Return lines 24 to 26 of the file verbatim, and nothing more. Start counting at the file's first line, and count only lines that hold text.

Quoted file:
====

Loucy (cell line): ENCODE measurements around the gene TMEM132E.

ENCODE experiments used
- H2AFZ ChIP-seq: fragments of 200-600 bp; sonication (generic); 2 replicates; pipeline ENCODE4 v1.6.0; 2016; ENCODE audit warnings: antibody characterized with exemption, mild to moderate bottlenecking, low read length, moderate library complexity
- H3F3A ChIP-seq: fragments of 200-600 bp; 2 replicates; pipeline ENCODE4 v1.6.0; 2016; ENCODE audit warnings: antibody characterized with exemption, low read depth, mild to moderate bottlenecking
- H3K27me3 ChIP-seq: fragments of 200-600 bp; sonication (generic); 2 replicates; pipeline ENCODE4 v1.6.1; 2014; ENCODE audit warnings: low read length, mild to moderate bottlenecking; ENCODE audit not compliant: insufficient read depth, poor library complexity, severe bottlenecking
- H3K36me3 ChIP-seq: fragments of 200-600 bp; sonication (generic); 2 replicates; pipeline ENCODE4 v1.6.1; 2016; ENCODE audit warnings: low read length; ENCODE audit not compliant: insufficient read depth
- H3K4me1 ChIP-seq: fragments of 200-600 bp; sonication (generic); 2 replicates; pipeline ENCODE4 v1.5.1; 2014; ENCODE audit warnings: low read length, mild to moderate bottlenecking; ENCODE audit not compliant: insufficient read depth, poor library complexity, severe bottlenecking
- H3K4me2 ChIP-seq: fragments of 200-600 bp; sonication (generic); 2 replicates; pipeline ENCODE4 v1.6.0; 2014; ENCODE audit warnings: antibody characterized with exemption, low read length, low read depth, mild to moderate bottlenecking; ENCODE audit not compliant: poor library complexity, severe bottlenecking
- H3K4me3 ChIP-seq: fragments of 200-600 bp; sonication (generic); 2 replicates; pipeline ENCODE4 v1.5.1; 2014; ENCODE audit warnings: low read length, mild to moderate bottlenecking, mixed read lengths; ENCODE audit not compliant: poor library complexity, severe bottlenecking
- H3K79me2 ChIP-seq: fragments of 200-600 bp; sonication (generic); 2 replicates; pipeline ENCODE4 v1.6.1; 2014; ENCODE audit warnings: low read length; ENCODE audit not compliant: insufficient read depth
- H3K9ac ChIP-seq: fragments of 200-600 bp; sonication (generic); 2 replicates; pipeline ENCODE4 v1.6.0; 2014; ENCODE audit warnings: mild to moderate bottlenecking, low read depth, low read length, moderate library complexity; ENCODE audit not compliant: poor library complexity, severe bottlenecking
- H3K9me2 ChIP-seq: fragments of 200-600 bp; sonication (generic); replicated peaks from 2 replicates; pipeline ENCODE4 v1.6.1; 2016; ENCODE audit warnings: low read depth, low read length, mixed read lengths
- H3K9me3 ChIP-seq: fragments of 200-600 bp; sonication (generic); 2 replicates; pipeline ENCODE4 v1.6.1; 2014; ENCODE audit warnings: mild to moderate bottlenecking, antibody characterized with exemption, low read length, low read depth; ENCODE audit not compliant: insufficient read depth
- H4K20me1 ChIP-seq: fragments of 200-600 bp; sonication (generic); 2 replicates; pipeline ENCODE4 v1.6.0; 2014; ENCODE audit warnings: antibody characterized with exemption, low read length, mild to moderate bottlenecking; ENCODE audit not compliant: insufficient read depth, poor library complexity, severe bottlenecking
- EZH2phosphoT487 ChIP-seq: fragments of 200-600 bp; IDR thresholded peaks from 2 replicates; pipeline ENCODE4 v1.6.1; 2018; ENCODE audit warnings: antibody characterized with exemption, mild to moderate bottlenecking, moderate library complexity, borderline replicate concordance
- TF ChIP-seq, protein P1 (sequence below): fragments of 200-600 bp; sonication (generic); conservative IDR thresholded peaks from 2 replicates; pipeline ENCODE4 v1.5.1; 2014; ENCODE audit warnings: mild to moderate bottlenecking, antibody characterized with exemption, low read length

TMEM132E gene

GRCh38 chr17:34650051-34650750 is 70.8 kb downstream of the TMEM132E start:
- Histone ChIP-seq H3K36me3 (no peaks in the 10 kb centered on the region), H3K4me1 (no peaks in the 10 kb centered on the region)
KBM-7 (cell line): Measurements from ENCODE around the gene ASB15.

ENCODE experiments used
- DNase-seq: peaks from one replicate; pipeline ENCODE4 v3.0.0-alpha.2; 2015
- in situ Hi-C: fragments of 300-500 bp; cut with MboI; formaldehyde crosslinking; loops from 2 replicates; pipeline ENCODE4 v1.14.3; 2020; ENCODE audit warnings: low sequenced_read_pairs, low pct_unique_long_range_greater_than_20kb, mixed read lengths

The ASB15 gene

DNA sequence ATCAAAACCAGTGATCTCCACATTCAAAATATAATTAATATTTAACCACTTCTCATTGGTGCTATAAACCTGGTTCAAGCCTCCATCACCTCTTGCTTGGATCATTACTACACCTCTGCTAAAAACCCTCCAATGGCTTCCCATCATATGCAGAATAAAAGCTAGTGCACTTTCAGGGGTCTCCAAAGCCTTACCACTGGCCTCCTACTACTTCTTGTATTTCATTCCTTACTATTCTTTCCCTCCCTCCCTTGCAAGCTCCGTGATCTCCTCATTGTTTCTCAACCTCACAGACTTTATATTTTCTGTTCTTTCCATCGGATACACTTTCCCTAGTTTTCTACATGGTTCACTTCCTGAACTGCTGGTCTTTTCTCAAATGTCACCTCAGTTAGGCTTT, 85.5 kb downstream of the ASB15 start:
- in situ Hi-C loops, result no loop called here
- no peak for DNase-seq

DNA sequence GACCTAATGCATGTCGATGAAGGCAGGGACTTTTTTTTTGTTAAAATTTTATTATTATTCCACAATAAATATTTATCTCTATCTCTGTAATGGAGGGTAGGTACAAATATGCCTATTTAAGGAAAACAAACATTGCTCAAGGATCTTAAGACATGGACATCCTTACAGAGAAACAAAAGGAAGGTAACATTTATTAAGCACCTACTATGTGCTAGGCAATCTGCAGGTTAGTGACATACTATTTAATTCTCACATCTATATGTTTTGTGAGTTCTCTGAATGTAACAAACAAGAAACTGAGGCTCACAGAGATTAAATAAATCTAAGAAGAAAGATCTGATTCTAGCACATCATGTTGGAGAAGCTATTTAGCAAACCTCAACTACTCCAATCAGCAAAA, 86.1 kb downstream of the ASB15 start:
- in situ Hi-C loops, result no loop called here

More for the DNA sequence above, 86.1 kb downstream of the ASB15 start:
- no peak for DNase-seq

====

The ASB15 gene

DNA sequence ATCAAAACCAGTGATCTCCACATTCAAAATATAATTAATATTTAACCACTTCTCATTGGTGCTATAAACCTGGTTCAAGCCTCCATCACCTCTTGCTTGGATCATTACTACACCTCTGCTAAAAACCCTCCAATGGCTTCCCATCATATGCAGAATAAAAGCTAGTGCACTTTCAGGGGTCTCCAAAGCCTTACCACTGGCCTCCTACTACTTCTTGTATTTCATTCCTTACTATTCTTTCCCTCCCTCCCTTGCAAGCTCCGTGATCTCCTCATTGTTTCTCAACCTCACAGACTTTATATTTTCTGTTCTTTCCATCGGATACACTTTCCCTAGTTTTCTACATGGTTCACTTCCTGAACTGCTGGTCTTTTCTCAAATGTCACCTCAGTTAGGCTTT, 85.5 kb downstream of the ASB15 start:
- in situ Hi-C loops, result no loop called here